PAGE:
Monthly Archives: February 2011

February 2011

The recent tragedy in Tucson has brought the issue of firearm safety to the forefront.  Firearm violence has become a public health crisis in the United States.  Guns are widely available in our society and are kept in millions of American homes.  According to the Center to Prevent Handgun Violence, almost 8.7 million children and adolescents have access to handguns, and many are either unaware of or ignore the possible consequences of handling these lethal weapons.

School-age children are curious about and often attracted to guns.  They sometimes see guns as symbols of power.  So do many adolescents and adults.

The availability of handguns in settings where children live and play has led to a devastating toll in human lives, reflected in some sobering statistics:  Every two hours, someone’s child is killed with a gun, either in a homicide, a suicide, or as a result of an unintentional injury.  In addition, an unknown but large number of children are seriously injured–often irreversibly disabled–by guns but survive.  Major trauma centers are reporting an increase of 300 percent in the number of children treated for gunshot wounds; in fact, one in every twenty-five admissions to pediatric trauma centers in the U.S. is due to gunshot wounds.

A gun in the home is forty-three times more likely to be used to kill a friend or family member than a burglar or other criminal.  To compound this problem, depressed pre-teenagers and teenagers commit suicide with guns more frequently than by any other means.

We have a constitutional right to own a gun.  However, many parents with children in the home choose not to own a gun.  In fact, the American Academy of Pediatrics advises parents that the best way to keep your children safe from injury or death from guns is to not have a gun in the home. But, if you choose to have firearms in your home, adhere to these rules for gun safety:

  • Never allow your child access to your gun(s). No matter how much instruction you may give him or her, a youngster up through the middle years is not mature and responsible enough to handle a potentially lethal weapon.

  • Guns (preferably unloaded) and ammunition should be locked away safely in separate locations in the house; and make sure children don’t have access to the keys.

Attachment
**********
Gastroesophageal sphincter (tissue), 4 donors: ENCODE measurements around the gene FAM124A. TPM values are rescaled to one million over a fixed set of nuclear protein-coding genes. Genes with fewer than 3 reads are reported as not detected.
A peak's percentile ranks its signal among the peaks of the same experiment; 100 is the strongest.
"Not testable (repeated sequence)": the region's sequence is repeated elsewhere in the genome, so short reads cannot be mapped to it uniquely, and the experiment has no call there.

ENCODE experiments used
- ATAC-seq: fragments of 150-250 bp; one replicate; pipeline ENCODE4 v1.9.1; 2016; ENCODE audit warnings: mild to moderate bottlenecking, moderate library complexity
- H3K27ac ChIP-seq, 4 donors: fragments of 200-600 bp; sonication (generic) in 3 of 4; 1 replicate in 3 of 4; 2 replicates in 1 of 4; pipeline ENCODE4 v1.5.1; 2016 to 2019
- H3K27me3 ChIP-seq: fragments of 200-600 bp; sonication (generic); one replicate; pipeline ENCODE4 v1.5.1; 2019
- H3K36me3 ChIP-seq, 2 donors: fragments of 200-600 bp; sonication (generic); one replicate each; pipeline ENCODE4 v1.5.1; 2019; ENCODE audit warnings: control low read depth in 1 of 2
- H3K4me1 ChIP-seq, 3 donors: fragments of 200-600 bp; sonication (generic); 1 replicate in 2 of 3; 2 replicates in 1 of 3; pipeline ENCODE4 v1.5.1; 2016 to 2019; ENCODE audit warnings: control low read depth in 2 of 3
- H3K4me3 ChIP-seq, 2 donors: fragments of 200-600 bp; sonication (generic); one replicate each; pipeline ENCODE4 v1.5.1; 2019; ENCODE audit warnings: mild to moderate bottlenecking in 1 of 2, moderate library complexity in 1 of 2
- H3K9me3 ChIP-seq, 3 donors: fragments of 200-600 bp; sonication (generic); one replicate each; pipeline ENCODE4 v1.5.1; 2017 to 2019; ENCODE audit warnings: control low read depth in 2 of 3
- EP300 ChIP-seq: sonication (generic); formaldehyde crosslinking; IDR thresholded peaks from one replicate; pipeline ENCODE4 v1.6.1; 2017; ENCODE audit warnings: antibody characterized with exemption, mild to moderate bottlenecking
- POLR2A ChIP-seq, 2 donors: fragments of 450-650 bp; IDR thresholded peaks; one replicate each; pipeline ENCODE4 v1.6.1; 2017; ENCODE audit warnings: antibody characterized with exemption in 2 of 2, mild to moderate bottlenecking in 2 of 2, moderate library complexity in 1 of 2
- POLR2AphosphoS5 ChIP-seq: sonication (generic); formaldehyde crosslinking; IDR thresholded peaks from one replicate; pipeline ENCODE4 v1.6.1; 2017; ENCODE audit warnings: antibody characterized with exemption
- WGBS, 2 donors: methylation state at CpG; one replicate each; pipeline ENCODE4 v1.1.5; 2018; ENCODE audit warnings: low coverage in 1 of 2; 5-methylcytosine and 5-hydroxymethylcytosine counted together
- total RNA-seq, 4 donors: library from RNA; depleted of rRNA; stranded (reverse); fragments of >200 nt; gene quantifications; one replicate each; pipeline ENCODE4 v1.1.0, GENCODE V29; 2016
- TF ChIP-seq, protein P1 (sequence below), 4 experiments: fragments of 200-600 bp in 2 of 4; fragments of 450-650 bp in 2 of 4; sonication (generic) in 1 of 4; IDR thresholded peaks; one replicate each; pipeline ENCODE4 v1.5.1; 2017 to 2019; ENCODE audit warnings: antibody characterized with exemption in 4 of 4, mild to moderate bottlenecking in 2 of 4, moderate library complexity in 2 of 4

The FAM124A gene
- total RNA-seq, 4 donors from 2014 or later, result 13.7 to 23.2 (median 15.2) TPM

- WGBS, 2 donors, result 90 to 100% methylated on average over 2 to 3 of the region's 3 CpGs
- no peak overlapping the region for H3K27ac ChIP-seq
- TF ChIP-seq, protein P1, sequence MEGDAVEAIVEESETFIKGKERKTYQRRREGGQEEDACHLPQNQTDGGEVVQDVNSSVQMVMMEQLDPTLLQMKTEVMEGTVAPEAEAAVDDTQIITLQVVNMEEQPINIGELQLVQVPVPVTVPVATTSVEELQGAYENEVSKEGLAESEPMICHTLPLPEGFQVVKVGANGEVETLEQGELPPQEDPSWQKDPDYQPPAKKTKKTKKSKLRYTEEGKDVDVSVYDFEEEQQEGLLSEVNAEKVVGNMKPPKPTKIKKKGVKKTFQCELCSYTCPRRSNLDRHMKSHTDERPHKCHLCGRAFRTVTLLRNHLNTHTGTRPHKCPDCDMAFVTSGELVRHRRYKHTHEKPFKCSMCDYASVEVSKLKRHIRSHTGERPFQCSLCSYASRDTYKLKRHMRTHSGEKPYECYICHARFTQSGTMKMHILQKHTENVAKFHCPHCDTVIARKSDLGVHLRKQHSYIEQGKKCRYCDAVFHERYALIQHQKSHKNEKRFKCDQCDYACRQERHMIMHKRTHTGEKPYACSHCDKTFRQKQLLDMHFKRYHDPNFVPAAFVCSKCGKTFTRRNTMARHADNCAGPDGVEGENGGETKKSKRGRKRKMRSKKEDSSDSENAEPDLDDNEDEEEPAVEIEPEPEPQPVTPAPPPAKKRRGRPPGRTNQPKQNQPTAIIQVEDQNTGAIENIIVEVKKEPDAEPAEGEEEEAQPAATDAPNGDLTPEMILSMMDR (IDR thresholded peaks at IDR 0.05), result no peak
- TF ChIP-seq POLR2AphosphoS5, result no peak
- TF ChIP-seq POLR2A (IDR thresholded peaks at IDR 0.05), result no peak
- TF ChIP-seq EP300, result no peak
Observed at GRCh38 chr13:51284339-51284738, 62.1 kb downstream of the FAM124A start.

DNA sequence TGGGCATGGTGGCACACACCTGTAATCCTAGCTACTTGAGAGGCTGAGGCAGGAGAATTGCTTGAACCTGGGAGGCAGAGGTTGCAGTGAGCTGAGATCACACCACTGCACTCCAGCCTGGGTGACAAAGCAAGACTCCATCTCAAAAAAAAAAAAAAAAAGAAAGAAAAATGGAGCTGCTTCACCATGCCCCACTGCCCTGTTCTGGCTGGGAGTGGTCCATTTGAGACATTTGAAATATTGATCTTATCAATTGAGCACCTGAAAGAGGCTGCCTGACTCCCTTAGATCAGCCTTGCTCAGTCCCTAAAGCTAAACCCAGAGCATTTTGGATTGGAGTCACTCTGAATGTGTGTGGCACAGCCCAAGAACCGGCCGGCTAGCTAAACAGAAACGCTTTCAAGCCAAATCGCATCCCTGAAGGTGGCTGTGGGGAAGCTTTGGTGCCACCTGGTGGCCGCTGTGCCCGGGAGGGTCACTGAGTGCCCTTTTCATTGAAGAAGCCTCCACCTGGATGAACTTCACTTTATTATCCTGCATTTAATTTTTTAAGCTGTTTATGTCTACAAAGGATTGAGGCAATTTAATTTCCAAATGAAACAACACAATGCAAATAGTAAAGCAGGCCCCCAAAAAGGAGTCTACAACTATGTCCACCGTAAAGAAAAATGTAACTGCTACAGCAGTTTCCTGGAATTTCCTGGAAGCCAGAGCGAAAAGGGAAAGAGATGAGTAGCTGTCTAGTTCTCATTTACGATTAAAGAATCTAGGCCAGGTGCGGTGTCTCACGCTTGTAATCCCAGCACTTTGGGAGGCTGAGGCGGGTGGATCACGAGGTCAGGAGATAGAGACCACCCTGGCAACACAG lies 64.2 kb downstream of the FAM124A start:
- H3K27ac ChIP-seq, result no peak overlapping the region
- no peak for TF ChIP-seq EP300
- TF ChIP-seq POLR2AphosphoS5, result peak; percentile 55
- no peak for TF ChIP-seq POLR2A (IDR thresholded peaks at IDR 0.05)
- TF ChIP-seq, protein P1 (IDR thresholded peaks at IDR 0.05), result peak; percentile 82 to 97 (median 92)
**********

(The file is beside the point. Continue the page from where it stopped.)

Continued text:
• Guns should be equipped with trigger locks.

  • When using a gun for hunting or target practice, learn how to operate it before ever loading it. Never point the gun at another person, and keep the safety catch in place until you are ready to fire it. Before setting the gun down, always unload it.  Do not use alcohol or drugs while you are shooting.

  • Gun cleaning supplies, which are often poisonous, should also be kept out of reach.

Even if you don’t have guns in your home, that won’t eliminate your child’s risks. Half of the homes in the U.S. contain firearms, and more than a third of all accidental shootings of children take place in homes of their friends, neighbors, or relatives.

Here is some important information you need to communicate to your youngsters:

  • Let them know that risks of gun injuries may exist in places they visit and play.

  • Tell them that if they see or encounter a gun in a friend’s home or elsewhere, they must steer clear of it, and tell you about it.

  • Talk with the parents of your child’s friends, and find out if they have firearms in their home.  If they do, find out in a respectful way if they keep them unloaded, locked up, and inaccessible to children.

  • When a child is old enough to interact with others, even if he doesn’t speak yet, he probably has a good idea of what guns are.  According to the National Institute on Media and Family, the average child sees 200,000 violent acts on television (including 40,000 murders) by high school graduation. These numbers do not include what children see in movies or on the internet. Make sure your children understand that violence on TV, in the movies, and online is not real.  They need to be told–and probably reminded again and again–that in real life, children are killed and hurt badly by guns. Although the popular media often romanticize gun use, youngsters must learn that these weapons can be extremely dangerous.

  • The Eddie Eagle Program of the National Rifle Association offers the following four-step approach to gun safety for kids: stop, don’t touch, get away, and tell an adult. Kids need to be reminded of these 4 steps over and over again.

Your priority as a parent must be to protect your children from harm.  If you have questions or concerns about this issue, discuss it with your child’s pediatrician.